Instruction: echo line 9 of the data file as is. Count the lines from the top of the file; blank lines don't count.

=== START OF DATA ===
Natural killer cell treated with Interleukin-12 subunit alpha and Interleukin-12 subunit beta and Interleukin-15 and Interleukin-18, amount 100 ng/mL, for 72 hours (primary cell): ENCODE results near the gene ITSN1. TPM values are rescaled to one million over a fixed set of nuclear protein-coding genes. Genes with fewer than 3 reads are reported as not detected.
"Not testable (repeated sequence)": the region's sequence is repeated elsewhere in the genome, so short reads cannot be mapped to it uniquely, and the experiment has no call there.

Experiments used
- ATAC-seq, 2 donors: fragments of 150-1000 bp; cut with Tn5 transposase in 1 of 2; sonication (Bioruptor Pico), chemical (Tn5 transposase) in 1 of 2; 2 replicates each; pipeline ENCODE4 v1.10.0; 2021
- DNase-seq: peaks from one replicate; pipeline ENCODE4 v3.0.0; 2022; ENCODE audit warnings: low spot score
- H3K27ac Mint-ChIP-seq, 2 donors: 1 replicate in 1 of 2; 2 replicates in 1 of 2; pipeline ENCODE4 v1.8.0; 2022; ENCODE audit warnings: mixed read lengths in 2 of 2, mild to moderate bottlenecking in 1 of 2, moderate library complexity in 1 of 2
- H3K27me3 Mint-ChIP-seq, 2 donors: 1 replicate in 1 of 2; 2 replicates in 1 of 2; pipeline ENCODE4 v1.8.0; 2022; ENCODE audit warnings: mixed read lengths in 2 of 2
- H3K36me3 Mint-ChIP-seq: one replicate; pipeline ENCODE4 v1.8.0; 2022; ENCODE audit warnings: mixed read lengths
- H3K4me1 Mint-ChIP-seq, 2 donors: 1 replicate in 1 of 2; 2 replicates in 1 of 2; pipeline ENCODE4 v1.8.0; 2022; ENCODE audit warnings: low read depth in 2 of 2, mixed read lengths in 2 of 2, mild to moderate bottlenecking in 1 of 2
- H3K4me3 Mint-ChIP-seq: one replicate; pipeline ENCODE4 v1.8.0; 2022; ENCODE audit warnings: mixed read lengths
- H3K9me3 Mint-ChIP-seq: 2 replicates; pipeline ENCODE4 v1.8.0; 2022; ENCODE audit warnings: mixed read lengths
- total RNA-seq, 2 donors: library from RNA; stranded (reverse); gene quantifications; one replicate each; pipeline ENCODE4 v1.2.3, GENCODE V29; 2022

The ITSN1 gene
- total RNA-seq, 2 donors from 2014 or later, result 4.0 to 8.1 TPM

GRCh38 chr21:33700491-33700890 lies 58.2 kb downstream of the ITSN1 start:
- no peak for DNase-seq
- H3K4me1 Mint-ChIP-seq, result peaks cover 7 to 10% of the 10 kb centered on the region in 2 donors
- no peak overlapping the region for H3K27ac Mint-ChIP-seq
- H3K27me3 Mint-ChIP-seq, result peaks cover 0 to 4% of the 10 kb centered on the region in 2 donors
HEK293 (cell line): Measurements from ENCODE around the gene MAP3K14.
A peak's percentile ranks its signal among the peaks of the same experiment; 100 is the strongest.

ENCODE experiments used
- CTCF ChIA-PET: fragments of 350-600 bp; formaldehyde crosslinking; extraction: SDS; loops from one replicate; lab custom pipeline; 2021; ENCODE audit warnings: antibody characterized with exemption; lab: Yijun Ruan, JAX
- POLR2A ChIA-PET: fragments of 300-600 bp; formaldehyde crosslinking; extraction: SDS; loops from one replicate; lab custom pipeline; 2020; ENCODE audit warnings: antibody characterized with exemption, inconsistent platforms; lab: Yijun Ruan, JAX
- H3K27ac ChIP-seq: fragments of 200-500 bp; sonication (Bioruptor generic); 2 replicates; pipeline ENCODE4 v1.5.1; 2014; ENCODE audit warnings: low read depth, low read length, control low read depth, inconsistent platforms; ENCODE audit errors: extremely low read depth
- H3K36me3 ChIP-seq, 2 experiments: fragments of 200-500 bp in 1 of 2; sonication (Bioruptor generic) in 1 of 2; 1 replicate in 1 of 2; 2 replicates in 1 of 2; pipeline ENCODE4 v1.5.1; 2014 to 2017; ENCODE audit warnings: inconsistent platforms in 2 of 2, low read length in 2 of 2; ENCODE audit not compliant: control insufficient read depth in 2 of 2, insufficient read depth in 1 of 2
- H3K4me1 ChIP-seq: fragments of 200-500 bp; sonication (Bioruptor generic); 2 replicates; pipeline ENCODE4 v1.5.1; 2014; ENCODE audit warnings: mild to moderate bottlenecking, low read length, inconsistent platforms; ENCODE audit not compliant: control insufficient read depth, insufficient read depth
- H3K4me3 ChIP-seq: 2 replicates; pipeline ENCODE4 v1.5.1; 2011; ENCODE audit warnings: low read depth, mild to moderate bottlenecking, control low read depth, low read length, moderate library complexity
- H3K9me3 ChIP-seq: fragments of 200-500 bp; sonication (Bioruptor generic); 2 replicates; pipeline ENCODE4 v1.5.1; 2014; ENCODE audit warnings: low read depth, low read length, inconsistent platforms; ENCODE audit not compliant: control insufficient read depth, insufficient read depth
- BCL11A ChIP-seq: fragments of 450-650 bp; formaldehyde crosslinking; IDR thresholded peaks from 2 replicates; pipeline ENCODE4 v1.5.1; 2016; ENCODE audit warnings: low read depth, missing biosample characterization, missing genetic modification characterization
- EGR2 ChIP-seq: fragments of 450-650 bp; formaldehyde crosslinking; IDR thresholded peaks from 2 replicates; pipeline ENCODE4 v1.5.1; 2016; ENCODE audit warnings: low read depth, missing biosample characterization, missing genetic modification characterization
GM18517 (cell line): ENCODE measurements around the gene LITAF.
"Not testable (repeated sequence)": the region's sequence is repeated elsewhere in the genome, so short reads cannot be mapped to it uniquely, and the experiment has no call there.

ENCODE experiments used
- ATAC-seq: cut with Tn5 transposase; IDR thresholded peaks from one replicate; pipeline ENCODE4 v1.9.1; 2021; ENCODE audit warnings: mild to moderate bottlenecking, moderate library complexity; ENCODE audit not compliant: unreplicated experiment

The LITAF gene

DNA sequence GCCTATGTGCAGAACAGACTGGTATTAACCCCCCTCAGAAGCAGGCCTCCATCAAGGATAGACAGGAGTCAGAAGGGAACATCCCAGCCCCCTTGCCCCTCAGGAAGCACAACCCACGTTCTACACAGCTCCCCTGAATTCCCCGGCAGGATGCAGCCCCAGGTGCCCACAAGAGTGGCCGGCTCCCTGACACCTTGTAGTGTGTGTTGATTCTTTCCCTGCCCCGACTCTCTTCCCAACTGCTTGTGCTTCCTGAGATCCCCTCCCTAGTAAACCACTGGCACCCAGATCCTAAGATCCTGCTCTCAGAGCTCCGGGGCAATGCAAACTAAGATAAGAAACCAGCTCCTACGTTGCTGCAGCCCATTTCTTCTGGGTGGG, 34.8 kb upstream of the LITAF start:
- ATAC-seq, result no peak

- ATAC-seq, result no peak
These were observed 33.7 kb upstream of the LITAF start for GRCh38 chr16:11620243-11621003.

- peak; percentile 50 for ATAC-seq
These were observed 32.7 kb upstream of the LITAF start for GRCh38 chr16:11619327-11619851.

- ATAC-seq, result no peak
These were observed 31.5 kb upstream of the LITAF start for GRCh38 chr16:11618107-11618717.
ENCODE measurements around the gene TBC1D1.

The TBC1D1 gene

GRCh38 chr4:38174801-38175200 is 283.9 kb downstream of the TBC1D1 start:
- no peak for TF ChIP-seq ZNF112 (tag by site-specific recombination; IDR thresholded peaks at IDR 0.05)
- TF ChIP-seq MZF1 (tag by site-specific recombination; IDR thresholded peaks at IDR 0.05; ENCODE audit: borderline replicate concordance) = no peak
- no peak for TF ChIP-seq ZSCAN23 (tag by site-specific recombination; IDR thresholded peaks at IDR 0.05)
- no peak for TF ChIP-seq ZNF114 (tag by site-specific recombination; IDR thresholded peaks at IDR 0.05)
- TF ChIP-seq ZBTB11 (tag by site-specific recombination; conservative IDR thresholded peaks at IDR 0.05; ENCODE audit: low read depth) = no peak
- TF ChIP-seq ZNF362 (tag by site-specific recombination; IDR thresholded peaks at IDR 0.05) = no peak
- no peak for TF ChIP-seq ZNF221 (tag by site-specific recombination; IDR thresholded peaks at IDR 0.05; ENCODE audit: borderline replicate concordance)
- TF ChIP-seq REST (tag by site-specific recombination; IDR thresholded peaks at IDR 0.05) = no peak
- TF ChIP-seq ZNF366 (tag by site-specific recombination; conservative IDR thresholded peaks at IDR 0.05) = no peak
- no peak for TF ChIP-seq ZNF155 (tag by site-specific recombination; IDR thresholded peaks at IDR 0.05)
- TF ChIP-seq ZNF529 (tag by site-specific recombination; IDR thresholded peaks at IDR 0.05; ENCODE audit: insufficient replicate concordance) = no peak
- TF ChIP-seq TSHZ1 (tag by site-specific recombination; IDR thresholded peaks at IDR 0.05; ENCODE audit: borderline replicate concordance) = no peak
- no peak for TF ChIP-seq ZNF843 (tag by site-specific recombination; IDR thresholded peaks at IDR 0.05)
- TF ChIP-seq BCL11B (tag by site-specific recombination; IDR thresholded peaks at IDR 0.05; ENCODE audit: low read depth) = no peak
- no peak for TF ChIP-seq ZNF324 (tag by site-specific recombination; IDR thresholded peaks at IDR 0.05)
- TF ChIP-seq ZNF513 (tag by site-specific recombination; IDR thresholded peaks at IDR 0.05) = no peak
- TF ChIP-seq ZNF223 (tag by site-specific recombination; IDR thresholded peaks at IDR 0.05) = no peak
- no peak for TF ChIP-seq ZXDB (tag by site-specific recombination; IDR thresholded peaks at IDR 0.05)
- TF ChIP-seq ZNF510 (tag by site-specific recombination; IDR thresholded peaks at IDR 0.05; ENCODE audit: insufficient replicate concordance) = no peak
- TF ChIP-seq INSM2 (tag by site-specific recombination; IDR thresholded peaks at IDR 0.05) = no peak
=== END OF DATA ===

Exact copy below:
- H3K4me1 Mint-ChIP-seq, 2 donors: 1 replicate in 1 of 2; 2 replicates in 1 of 2; pipeline ENCODE4 v1.8.0; 2022; ENCODE audit warnings: low read depth in 2 of 2, mixed read lengths in 2 of 2, mild to moderate bottlenecking in 1 of 2